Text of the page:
Antibiotics kill bacteria but not viruses; hence they are not effective against cold viruses. The body has to build up its own defense against them. Since there are so many different types of viruses that can cause a cold, no vaccine to protect against the cold has as yet been developed. Though the common cold by itself is not a serious condition, it poses a threat because of the complications that may arise from it, especially for children, who are much more prone to colds than older people. Colds are usually contracted in the winter months, but there are other seasonal conditions that make individuals receptive to colds.


Influenza

Other viruses cause different types of influenza, such as swine flu, Asian flu, Hong Kong flu, and Victoria flu. Some of the symptoms of influenza resemble the common cold, but influenza is a more serious condition than a cold. It is a disease of the lungs and is highly contagious. Its symptoms include fever, chills, weakness, and aches. It can be especially dangerous to the elderly, children, and the chronically ill. After World War I, a flu epidemic killed 20 million people throughout the world. Fortunately, there has so far not been a repetition of such a severe strain of flu. Flu vaccines provide only seasonal immunity, and each year new serums have to be developed for the particular strain that appears to be current in that period of time.


Allergic rhinitis

Every season throughout the world, ragweed and pollens from grasses, plants, and trees produce the reactions of sneezing, runny nose, swollen nasal tissue, headaches, blocked sinuses, fever, and watery, irritated eyes in those who are sensitive to these substances. These are the symptoms of hay fever, which is one of the common allergies. The term hay fever is really a misnomer because the condition is not caused by hay and does not cause fever. Allergic respiratory disturbances may also be provoked by dust particles. Usually, the allergic response is due more to the feces of the dust mite that inhabits the dust particle. The dust mite's feces are small enough to be inhaled and to create an allergic respiratory response.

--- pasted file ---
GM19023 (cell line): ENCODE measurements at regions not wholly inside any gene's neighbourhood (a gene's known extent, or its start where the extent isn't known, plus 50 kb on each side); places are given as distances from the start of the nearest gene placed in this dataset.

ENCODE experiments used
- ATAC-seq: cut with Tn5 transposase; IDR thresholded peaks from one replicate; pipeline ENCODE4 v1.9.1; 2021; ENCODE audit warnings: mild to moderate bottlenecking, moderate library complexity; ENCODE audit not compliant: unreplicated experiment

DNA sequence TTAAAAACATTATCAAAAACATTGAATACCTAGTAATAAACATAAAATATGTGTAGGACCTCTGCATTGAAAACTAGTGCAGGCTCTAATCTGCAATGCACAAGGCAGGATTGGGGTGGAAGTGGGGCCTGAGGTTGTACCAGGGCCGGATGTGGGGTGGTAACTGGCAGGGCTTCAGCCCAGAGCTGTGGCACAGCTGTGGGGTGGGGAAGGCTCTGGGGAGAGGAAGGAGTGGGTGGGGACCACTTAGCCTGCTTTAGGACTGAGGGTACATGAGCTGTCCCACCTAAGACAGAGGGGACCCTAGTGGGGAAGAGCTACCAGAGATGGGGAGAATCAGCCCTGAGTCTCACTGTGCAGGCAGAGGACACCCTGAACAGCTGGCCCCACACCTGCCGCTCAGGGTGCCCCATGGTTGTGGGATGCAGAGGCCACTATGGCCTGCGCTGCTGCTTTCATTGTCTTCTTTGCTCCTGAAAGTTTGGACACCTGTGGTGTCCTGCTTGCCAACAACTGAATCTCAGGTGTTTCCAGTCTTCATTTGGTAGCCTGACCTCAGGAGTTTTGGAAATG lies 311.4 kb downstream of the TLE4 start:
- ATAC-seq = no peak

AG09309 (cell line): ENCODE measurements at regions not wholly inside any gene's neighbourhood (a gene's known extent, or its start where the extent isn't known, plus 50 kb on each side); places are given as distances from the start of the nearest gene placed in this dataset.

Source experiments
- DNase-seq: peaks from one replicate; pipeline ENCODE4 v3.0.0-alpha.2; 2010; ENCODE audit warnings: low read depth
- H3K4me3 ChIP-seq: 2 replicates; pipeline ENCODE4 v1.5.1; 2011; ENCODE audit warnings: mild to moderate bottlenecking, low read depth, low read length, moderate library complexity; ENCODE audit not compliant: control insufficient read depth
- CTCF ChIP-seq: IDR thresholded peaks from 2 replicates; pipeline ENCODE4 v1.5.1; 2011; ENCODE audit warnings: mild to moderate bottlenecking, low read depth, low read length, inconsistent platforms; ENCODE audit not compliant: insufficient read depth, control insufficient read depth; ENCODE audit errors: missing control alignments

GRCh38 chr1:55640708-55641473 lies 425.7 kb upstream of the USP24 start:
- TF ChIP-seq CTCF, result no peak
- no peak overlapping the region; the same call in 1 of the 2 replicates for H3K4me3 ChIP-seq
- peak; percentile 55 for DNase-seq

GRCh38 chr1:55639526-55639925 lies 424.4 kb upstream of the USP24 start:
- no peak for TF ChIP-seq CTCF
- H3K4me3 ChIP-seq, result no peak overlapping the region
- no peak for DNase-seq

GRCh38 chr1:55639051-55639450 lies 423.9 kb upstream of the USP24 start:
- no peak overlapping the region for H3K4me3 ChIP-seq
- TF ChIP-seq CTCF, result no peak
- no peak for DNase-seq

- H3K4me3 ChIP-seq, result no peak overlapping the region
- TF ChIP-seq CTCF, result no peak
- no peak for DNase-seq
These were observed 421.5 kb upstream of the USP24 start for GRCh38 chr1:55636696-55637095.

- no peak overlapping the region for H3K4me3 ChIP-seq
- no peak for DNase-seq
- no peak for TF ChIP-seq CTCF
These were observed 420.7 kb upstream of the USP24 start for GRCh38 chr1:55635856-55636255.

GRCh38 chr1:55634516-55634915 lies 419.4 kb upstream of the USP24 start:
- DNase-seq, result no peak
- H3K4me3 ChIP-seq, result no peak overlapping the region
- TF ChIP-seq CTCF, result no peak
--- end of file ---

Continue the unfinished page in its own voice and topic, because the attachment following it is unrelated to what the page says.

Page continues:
Colds and allergic rhinitis both cause the nasal passages and sinuses to become stuffed and clogged with excess mucous. In the case of a cold, a viral infection is responsible for the production of excess mucus. Inhaling steam with an aromatic oil is recommended for the cold. Decongestants are recommended to avoid infection from the excess mucous of the common cold. In seasonal allergic rhinitis, the symptoms result from an exaggerated immune response to what, in principle, is a harmless substance. Histamines released by the mast cells play a major role in an allergic immune response, and it is these chemicals, for the most part, that are responsible for the allergy symptoms.